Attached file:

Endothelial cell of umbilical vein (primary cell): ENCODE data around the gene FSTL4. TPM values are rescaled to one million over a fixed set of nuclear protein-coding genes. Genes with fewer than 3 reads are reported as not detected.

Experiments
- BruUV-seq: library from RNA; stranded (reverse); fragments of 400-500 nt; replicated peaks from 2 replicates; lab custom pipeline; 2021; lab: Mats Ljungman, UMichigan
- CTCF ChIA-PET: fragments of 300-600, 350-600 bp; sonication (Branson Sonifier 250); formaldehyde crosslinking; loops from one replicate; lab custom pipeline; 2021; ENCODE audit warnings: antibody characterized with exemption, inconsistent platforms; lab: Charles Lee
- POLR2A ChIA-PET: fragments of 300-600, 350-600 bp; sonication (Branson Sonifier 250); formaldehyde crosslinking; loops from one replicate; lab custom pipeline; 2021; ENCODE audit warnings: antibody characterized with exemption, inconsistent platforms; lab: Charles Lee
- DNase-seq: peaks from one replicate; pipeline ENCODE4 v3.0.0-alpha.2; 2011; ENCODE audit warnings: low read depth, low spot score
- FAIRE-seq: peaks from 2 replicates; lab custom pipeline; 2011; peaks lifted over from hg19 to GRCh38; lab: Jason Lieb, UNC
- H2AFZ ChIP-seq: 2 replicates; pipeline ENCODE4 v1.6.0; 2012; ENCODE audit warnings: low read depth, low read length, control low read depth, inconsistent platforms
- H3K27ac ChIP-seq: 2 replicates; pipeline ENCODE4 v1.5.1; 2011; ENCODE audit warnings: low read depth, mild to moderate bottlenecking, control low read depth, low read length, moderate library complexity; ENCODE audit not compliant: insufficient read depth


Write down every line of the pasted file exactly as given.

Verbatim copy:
Endothelial cell of umbilical vein (primary cell): ENCODE data around the gene FSTL4. TPM values are rescaled to one million over a fixed set of nuclear protein-coding genes. Genes with fewer than 3 reads are reported as not detected.

Experiments
- BruUV-seq: library from RNA; stranded (reverse); fragments of 400-500 nt; replicated peaks from 2 replicates; lab custom pipeline; 2021; lab: Mats Ljungman, UMichigan
- CTCF ChIA-PET: fragments of 300-600, 350-600 bp; sonication (Branson Sonifier 250); formaldehyde crosslinking; loops from one replicate; lab custom pipeline; 2021; ENCODE audit warnings: antibody characterized with exemption, inconsistent platforms; lab: Charles Lee
- POLR2A ChIA-PET: fragments of 300-600, 350-600 bp; sonication (Branson Sonifier 250); formaldehyde crosslinking; loops from one replicate; lab custom pipeline; 2021; ENCODE audit warnings: antibody characterized with exemption, inconsistent platforms; lab: Charles Lee
- DNase-seq: peaks from one replicate; pipeline ENCODE4 v3.0.0-alpha.2; 2011; ENCODE audit warnings: low read depth, low spot score
- FAIRE-seq: peaks from 2 replicates; lab custom pipeline; 2011; peaks lifted over from hg19 to GRCh38; lab: Jason Lieb, UNC
- H2AFZ ChIP-seq: 2 replicates; pipeline ENCODE4 v1.6.0; 2012; ENCODE audit warnings: low read depth, low read length, control low read depth, inconsistent platforms
- H3K27ac ChIP-seq: 2 replicates; pipeline ENCODE4 v1.5.1; 2011; ENCODE audit warnings: low read depth, mild to moderate bottlenecking, control low read depth, low read length, moderate library complexity; ENCODE audit not compliant: insufficient read depth